3. Sort and sweep methods. Put the objects in order spatially and rule out collisions among ones that aren't adjacent.

1 and 2 are often hierarchical, recursing into each partition as needed. With 3, you can optionally iterate along different dimensions.

Trade-offs depend a lot on scene geometry. Do objects cluster or are they evenly or sparsely distributed? Are they all about the same size or are there huge variations in size? Is the scene dynamic? Can you afford a lot of preprocessing time?

The "inexpensive" tests are actually along a spectrum of really-cheap to kind-of-expensive. Choosing the best algorithm means minimizing the ratio of the cost of the inexpensive testing to the reduction in the number of expensive tests. Beyond the algorithmic concerns, you get into tuning, like worrying about cache locality.

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An alternative are plain grids, say 20x20 or 100x100 (depends on your world and memory size). The implementation is simpler than a recursive structure such as quad/bsp-trees (or sphere trees for that matter).

Objects crossing cell borders are a bit simpler in this case, and do not degenerate as much as an naive implementation of a bsp/quad/oct-tree might do.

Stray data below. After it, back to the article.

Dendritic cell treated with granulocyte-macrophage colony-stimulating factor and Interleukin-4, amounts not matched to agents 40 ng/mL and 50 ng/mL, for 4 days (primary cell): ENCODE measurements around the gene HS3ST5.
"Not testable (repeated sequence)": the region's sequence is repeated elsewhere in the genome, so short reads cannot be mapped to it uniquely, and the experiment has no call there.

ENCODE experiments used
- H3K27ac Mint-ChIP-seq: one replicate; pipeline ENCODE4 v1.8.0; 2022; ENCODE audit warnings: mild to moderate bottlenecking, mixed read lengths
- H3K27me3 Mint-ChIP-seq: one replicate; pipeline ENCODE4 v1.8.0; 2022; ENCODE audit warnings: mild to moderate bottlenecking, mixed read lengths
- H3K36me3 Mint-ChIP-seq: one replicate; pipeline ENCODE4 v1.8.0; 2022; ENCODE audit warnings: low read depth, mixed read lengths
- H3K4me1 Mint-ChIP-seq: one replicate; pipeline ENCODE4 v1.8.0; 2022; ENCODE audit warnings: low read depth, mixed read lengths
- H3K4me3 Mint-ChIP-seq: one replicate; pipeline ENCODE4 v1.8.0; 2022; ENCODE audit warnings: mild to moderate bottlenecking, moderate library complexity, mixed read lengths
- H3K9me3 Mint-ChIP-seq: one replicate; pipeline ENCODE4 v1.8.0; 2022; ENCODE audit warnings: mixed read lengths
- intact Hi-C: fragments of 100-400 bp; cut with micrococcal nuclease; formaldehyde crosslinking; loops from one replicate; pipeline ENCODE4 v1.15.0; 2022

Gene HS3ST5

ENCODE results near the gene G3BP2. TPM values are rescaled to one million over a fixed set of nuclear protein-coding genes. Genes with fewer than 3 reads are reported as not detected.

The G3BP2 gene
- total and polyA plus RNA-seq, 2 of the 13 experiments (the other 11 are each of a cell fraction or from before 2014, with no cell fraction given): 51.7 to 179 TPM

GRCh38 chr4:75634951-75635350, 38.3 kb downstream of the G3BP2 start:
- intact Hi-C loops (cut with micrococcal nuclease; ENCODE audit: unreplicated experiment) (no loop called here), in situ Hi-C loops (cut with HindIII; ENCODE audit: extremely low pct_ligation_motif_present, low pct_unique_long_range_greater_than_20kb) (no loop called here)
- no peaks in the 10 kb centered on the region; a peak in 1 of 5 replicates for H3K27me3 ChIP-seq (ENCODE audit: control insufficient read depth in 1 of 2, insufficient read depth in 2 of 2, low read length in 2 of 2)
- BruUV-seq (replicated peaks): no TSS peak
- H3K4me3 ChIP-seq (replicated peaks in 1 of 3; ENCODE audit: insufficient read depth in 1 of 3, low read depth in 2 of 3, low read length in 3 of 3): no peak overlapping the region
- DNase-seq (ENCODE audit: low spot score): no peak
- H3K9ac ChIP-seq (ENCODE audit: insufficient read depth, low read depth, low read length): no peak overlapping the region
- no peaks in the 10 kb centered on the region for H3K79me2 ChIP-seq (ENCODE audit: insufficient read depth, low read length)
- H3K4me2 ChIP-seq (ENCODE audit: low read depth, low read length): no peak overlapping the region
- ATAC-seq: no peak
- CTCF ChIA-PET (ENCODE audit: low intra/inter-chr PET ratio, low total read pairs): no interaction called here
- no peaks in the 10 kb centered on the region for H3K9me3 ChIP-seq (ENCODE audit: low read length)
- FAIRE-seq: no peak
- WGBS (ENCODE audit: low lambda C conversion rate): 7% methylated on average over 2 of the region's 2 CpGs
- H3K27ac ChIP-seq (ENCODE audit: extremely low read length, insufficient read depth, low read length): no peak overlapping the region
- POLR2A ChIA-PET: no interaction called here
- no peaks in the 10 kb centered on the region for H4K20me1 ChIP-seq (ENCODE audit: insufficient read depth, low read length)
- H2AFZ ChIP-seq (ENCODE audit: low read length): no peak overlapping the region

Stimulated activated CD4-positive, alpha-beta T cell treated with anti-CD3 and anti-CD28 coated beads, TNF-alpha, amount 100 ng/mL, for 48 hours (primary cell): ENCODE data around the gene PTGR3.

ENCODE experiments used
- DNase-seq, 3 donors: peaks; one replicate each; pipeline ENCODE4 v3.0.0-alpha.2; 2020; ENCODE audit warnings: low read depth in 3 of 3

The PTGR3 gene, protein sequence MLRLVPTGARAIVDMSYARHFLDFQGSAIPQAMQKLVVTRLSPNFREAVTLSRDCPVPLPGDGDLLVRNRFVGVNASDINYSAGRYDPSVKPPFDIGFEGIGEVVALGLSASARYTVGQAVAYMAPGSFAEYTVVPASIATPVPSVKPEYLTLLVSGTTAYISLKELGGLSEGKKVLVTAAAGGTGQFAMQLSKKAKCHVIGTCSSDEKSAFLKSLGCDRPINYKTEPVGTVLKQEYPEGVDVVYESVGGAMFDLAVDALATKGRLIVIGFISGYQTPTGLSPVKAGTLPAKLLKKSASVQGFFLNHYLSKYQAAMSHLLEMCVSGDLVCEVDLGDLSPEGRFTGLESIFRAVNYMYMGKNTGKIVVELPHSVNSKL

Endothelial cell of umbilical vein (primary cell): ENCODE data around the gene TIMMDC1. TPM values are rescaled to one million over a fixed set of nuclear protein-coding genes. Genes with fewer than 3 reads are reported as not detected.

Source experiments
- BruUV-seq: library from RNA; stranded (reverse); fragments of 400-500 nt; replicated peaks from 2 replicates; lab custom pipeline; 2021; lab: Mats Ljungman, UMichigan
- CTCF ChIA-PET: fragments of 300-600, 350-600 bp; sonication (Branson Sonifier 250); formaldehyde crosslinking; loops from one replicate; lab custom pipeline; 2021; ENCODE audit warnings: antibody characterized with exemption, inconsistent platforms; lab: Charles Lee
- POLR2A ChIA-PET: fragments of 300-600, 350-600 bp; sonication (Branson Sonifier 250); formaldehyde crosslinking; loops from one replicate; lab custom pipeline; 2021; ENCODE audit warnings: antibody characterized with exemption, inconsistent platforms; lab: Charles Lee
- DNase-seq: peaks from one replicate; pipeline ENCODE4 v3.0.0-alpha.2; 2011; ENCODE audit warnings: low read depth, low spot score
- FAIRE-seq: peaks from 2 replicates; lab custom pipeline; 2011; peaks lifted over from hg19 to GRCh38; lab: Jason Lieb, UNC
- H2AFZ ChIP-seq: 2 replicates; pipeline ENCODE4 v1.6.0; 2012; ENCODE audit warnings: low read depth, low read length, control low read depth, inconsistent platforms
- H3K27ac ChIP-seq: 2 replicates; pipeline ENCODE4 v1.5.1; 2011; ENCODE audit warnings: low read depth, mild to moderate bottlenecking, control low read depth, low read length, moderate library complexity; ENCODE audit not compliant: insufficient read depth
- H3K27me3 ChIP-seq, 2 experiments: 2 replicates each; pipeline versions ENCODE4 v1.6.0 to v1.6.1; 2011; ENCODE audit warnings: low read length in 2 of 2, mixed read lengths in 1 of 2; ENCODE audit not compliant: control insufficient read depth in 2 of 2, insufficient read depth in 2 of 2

Using that (or other techinques), you should be able to quickly cull many pairs and get a set of potential collisions that need further investigation.

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I just came up with a solution that doesn't depend on grid size and is probably O(nlogn) (that is the optimum when there are no collisions) though worst at O(n*n*logn) (when everything collides).

I also implemented and tested it, here is the link to the source. But I haven't compared it to the brute force solution.

A description of how it works: (I'm looking for collisions of rectangles)

  • on x axis I sort the rectangles according to their right edge ( O(nlogn) )

  • for every rect in the sorted list I take the left edge and do a binary search until I find the rightmost edge at the left of the left edge and insert these rectangles between these indices in a possible_Collision_On_X_Axis set ( those are n rectangles, logn for the binary search, n inserts int the set at O(log n)per insert)

  • on y axis I do the same

  • in each of the sets I now have possible collisions on x (in one set) and on y(int the other), I intersect these sets and now I have the collisions on both the x axis and y axis (that means I take the common elements) (O(n))

sorry for the poor description, I hope you understand better from the source, also an example illustrated here: image

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I understand qute well, and in fact i also have something similar (Sweep And Prune is the official name). One tip though; are you using insertion sort? it's the best algorithm available for nearly sorted lists (like you have there), and a great explanation/visualization is available at sorting-algorithms.com/insertion-sort –  RCIX Nov 9 '09 at 21:45